Loyola University Chicago


Achieving College Excellence

Colleges Take Steps to Prepare Students for Careers

By Christopher J. Gearon 

By the time senior Kristen Lundebjerg earns her degree in mechanical engineering from Boston's Wentworth Institute of Technology, she'll also have a full year of work in the field to show prospective employers. This fall, she is serving as a test director in the Energy Test Systems Area at NASA's Johnson Space Center. That follows a four-month stint with NASA's external relations office and an internship as a "design-to-value" engineer at tool company Stanley Black & Decker. Wentworth has long integrated career prep into its curriculum.

Today, a growing number of colleges are following suit. "Families and students are very focused on career readiness and career outcomes," says Paul Timmins, career services director at the University of Minnesota—Twin Cities' College of Liberal Arts and president-elect of the National Career Development Association, an organization of career counseling professionals. Meantime, governments are shining a brighter light on how well graduates are faring.

A majority of states now peg some of their funding to measures like course completion and time to degree, according to the National Conference of State Legislatures. And the Obama administration's college scorecard provides information on cost, graduation rates and the salaries of graduates. Most schools are not as far along the career-prep path as Wentworth, which requires undergrads to complete two semesters of cooperative education. Yet colleges are punching up their career education programs.

Some students are getting a healthy dose of career awareness as early as freshman year. "If they are coming into career services for the first time as a senior, it's quite possibly too late" to do much good, says Timmins.  The Minnesota college has doubled the number of career counselors to 10 over the past year and assigned them to specific majors. Counselors now have more time to help students explore their interests and strengths and find internships. The 2,500 freshmen in the college all must visit career services during their first semester, write a resume and take part in an informational interview or complete a practice internship application in the spring.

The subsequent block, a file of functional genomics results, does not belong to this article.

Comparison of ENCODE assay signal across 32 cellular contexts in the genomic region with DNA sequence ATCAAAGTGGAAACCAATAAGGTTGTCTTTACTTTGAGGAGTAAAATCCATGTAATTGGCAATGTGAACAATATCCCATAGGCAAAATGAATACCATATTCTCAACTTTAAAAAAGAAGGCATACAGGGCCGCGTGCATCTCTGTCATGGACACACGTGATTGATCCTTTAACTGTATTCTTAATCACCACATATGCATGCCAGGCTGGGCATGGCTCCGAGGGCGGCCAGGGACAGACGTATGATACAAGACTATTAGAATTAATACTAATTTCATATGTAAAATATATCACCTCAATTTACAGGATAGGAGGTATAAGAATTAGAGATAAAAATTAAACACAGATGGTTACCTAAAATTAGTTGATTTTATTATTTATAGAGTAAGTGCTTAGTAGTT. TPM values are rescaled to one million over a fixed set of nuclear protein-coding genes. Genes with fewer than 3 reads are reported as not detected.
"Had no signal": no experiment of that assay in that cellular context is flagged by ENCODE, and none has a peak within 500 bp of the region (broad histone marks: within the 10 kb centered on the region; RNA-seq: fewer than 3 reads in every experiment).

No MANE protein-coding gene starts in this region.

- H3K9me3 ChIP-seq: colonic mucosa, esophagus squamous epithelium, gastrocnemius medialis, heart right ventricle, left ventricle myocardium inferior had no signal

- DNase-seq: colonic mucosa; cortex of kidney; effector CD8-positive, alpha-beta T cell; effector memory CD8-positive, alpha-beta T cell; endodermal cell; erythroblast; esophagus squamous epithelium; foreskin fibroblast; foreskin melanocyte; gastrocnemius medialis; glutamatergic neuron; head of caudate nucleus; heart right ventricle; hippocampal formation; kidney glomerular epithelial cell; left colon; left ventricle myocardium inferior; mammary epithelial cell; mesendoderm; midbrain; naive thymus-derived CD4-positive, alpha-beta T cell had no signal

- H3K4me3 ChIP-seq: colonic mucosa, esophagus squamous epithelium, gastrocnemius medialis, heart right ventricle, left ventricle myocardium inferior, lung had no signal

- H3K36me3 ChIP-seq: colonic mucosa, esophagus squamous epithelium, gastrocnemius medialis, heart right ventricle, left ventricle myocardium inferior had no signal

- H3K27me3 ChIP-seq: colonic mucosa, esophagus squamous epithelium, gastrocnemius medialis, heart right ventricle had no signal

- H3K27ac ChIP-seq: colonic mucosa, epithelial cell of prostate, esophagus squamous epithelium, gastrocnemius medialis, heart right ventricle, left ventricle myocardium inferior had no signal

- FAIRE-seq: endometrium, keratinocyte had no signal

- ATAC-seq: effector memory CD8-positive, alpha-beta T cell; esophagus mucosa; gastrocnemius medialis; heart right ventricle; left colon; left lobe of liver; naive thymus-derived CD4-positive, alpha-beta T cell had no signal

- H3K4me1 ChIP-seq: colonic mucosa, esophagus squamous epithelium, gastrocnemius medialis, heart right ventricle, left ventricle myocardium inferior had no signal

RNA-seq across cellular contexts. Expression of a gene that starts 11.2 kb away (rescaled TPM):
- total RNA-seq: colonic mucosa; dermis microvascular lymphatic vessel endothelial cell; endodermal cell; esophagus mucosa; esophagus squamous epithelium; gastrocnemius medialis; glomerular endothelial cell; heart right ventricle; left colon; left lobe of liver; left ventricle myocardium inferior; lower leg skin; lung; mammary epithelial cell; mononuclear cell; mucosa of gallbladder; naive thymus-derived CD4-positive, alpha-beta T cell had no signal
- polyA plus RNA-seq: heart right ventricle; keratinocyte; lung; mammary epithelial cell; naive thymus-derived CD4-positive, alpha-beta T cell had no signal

High-quality career prep is far from a given, however. As families research colleges, they should "consider their return on investment," advises Susan Brennan, associate vice president of university career services at Bentley University in Massachusetts. "And that includes evaluating a school's commitment to career education and student outcomes."

 The University of Notre Dame in Indiana invites all incoming students to start filling a digital portfolio with their goals, plans and samples of their best work, for example. It's voluntary, but all 8,000 undergrads took advantage during the last academic year.  At Bentley, first-year students take Career Development Introduction 101, an interactive class that helps them identify personal strengths and present themselves in a cover letter, LinkedIn profile and elevator pitch. That's the first step in Bentley's four-year "Hire Education" curriculum, a program of workshops, coaching and career exploration that leads to an internship and ideally, a job.